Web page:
Let me leave the final word to the Abbot of our little community as he offers you his blessing. 

May your bowl always be full

May your walks be long and happy
May there always be space in front of the fire May there always be someone to hold your paw In return you must lead gently, guide true. And remember... forward, always forward. 

Friday, 14 April 2017

As I sit here this Maundy Thursday evening keeping my own vigil I can't but help reflect the many nights back in the dark days where I had mot come to terms with my sight loss where Jesus was the only one between me and oblivion. 

It was at those times that he kept watch over me, he did not fall asleep.

He stood in that gap between me and my monsters, he did not let them overcome me,

Life now with Jarvis is very different, by rights I should not be here, how I got to such a safe place, a place of healing is a mystery to me, it's certainly not down to me. 

I'm here because of love, the love of a saviour that was there even when I was unaware of his presence.

A love from my wife which kept faith in me even when I lost faith in my self.

The love of Abbot and Jarvis who's care and attention have been constant and abiding. 

I'd like to thank all of you have followed this blog, the  fact that so many of you have followed it amazes me. Your comments have encouraged and supported me. 

Tomorrow will be the last daily post, I hope to make it a good one but after Lent I shall carry on, not on a daily basis but with the odd random post as inspiration strikes. 

In the meantime be assured that as you wait for his coming Jarvis and I are there with you, full of hope and anticipation for what he has in store for us as we journey this pilgrim road together.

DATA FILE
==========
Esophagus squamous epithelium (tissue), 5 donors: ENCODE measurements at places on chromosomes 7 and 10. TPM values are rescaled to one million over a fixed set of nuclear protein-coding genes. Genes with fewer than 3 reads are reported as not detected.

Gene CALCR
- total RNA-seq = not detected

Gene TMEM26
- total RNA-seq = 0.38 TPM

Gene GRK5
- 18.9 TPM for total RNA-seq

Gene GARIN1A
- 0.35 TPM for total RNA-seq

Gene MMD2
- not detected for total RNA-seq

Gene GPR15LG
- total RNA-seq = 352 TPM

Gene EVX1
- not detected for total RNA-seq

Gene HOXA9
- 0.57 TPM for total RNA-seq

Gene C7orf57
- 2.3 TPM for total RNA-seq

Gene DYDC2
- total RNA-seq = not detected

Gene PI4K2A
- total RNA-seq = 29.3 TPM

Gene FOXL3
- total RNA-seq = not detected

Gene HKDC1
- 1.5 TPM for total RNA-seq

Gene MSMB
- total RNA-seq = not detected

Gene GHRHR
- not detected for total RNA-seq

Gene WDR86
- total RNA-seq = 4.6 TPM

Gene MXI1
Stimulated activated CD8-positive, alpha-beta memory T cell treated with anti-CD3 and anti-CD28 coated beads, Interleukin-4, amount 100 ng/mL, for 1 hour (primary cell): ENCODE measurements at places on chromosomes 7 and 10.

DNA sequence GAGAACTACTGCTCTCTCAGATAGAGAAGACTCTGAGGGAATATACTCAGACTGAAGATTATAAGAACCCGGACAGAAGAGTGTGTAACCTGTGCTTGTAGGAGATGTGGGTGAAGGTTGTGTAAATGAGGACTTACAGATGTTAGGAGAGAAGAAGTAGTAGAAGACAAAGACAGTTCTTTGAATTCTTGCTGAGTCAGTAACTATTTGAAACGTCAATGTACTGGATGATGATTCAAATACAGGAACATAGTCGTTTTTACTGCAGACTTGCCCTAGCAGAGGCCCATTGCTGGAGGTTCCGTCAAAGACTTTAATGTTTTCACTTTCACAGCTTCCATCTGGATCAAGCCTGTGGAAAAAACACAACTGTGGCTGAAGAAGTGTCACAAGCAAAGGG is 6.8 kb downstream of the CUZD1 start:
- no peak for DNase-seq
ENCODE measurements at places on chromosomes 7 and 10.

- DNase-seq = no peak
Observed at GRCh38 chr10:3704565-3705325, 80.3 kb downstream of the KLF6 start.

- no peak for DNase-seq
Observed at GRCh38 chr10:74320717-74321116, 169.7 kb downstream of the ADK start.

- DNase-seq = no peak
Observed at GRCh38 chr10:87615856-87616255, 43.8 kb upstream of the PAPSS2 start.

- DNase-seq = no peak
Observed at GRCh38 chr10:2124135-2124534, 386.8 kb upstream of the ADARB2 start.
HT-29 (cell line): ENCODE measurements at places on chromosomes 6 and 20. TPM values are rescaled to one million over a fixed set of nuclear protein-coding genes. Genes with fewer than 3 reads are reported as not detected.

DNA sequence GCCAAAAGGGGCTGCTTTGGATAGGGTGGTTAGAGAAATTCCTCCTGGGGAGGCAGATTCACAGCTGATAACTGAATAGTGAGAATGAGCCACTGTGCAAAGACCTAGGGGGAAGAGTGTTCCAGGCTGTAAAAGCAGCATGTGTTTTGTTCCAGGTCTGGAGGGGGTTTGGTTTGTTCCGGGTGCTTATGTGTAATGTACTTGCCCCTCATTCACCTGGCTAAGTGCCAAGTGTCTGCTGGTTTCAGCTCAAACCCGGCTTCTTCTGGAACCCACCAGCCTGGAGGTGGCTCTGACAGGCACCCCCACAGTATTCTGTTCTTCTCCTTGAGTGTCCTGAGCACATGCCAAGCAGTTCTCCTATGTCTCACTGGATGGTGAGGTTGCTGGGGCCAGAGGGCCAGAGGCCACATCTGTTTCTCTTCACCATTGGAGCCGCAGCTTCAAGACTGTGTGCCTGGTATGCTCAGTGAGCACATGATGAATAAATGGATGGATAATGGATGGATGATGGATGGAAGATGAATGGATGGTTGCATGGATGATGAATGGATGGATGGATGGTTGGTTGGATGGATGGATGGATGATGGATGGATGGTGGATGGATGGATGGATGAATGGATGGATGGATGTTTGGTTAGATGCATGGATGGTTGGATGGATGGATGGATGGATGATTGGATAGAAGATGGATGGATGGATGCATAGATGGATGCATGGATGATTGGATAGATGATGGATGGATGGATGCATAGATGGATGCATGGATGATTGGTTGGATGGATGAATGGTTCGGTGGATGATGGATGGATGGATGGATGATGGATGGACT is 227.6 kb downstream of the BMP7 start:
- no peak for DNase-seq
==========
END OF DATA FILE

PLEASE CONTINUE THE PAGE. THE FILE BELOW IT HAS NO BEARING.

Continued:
Peace to you all.

Thursday, 13 April 2017

So through this blog I have tried hard to give you some insights in to the story of a stubborn old blind man. However there is absolutely nothing wrong with his hearing, but he will often simply refuse to listen. He doesn’t want to and you can’t make him. That man is me, David Lucas, a man who has gradually lost more and more of his sight. I’m the hero of my own story and instead of being tall, dark and mysterious, as I’d always intended, it turns out I’m rather short, fat and grumpy. Ah well!

This blog has not always shown me in a good light. Indeed, it will sometimes have shown me as a bad-tempered old fool, full of self pity and more than a little bitterness. You might ask why I would risk being seen in this way... Well, above all I wanted to give you an honest account of my experience of sight loss, warts and all. The world of the severely sight impaired (who used to be called ‘blind’) is strewn with obstacles, often placed there by sighted people who are simply unaware of the effect their actions can have on the life of a sight impaired person. You have heard me rant and rave and generally stamp my feet about these things and I know this may be difficult. At one point, I thought about removing all such material from the blog and had often gone as far as highlighting huge tracts of text, ready to delete them. Then I realised there would be very little left as I rather like ranting and in any case it would in no way represent my true feelings as they arose along this journey.